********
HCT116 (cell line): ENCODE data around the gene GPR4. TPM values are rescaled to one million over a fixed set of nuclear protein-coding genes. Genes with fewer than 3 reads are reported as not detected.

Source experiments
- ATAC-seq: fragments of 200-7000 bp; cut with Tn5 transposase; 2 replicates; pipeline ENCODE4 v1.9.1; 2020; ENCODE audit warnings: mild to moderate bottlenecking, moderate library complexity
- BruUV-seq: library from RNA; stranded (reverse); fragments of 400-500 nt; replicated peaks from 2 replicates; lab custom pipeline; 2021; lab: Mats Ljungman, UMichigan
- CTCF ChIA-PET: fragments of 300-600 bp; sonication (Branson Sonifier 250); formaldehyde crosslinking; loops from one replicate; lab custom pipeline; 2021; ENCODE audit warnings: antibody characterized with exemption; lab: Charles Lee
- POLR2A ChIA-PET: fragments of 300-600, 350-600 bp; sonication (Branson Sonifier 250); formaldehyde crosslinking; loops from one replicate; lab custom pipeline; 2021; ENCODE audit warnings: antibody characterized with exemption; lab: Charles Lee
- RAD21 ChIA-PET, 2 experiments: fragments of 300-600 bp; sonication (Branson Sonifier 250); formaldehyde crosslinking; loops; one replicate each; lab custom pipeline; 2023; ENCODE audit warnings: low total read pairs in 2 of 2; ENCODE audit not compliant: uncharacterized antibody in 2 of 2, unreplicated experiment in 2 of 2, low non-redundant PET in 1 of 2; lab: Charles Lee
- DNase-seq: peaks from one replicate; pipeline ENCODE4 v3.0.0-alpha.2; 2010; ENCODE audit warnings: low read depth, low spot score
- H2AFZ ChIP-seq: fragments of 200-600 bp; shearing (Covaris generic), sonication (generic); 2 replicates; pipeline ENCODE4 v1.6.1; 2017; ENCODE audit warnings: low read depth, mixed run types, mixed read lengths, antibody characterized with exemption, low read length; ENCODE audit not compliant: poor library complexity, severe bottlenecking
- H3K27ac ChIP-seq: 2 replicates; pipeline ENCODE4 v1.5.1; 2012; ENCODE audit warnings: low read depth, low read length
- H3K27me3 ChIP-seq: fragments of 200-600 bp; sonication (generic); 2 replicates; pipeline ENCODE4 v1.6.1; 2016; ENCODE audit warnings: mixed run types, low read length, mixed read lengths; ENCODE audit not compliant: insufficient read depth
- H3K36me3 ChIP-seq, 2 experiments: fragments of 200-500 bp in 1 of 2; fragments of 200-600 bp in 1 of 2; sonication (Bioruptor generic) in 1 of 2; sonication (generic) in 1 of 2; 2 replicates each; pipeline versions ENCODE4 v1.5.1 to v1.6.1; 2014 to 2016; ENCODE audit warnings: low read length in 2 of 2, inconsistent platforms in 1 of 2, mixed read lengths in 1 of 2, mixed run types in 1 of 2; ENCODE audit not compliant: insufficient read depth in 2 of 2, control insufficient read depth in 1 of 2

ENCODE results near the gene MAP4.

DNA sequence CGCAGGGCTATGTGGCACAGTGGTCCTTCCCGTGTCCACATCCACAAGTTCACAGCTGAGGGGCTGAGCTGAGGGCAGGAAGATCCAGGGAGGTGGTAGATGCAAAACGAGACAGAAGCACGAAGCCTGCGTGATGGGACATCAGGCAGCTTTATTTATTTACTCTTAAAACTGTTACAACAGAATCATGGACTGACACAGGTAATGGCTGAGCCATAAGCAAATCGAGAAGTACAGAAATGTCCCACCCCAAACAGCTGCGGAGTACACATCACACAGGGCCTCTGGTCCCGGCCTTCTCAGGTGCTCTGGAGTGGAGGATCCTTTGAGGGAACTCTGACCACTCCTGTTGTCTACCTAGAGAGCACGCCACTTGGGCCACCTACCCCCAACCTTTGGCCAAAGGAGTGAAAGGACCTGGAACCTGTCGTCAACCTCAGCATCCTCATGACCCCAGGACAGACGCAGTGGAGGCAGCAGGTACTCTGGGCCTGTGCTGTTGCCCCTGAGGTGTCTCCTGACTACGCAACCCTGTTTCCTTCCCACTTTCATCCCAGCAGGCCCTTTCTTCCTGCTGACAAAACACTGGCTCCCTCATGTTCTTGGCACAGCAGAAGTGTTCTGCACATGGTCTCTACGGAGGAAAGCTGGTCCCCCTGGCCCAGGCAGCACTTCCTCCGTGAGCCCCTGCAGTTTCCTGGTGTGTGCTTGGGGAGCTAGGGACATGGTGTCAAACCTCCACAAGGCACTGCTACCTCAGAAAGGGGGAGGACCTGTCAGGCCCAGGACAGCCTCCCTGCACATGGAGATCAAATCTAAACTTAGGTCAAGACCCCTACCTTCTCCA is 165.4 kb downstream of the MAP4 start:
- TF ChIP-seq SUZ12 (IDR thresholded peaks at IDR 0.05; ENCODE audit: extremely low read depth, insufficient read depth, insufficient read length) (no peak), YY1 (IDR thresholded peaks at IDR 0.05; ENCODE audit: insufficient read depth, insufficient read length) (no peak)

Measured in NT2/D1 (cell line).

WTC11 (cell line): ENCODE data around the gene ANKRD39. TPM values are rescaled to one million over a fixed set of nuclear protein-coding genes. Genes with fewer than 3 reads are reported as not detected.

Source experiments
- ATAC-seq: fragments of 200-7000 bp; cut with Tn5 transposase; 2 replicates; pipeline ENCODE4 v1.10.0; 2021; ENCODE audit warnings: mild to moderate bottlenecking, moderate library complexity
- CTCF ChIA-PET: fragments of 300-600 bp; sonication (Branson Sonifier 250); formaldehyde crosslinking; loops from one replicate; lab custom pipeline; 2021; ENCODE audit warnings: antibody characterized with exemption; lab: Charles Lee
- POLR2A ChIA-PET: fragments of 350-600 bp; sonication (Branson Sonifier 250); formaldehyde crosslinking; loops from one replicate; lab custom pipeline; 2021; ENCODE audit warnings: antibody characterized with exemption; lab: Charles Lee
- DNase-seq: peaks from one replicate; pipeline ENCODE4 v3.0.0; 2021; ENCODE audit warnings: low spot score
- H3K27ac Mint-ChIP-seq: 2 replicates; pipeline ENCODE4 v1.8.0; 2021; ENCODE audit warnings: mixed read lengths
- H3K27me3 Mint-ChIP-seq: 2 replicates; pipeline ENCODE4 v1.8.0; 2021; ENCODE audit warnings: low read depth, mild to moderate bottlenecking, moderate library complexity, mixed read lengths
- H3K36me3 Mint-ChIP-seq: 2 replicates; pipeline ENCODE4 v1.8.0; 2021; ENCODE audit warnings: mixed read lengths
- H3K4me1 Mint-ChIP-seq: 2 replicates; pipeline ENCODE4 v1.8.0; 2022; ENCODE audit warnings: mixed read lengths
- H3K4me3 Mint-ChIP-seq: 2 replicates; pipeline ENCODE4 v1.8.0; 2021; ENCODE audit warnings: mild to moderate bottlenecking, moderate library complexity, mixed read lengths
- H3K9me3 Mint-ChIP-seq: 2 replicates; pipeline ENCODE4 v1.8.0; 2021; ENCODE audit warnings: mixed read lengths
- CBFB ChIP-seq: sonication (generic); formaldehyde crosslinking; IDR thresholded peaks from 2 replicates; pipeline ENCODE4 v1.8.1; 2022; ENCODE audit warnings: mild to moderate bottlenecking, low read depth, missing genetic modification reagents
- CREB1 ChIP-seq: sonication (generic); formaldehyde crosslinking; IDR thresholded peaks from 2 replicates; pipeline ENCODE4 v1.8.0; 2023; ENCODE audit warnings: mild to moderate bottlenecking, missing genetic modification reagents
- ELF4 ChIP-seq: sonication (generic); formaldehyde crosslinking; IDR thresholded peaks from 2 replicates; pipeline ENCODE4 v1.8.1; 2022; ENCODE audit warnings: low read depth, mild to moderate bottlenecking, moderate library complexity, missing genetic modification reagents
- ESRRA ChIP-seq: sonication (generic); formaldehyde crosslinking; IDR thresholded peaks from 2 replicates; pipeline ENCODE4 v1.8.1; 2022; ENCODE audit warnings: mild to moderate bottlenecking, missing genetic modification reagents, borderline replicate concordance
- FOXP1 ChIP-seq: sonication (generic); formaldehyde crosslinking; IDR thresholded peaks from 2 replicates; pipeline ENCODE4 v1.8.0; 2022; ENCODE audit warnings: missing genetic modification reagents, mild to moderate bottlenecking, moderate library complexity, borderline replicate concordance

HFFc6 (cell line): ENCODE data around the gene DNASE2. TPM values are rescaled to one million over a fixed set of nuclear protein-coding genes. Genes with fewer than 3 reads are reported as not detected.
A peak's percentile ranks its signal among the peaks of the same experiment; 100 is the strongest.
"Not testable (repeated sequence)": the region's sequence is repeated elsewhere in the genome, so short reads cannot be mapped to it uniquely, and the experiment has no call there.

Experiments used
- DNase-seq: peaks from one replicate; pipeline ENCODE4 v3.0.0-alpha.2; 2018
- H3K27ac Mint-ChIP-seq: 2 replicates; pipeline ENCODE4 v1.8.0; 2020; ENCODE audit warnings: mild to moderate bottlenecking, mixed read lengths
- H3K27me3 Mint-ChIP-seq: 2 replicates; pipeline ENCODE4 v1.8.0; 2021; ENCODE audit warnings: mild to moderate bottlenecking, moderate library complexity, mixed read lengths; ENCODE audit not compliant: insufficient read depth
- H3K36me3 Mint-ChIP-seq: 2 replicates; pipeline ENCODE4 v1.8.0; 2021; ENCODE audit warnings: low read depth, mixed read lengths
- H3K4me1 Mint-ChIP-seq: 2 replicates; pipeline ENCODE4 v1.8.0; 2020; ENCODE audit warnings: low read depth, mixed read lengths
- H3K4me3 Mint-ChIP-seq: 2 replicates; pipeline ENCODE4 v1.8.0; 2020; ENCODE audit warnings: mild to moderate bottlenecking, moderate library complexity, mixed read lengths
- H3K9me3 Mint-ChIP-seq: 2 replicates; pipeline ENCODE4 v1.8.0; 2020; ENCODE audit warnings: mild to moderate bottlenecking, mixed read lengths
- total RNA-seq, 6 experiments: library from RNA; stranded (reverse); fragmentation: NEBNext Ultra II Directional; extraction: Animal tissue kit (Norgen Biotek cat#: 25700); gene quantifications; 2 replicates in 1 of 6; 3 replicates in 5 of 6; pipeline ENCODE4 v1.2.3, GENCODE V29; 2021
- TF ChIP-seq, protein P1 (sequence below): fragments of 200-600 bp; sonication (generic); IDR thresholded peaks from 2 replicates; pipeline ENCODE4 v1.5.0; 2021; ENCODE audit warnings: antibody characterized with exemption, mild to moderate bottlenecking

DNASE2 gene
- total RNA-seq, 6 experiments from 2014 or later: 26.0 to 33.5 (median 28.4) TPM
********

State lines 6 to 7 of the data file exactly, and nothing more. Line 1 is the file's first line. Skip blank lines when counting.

- POLR2A ChIA-PET: fragments of 300-600, 350-600 bp; sonication (Branson Sonifier 250); formaldehyde crosslinking; loops from one replicate; lab custom pipeline; 2021; ENCODE audit warnings: antibody characterized with exemption; lab: Charles Lee
- RAD21 ChIA-PET, 2 experiments: fragments of 300-600 bp; sonication (Branson Sonifier 250); formaldehyde crosslinking; loops; one replicate each; lab custom pipeline; 2023; ENCODE audit warnings: low total read pairs in 2 of 2; ENCODE audit not compliant: uncharacterized antibody in 2 of 2, unreplicated experiment in 2 of 2, low non-redundant PET in 1 of 2; lab: Charles Lee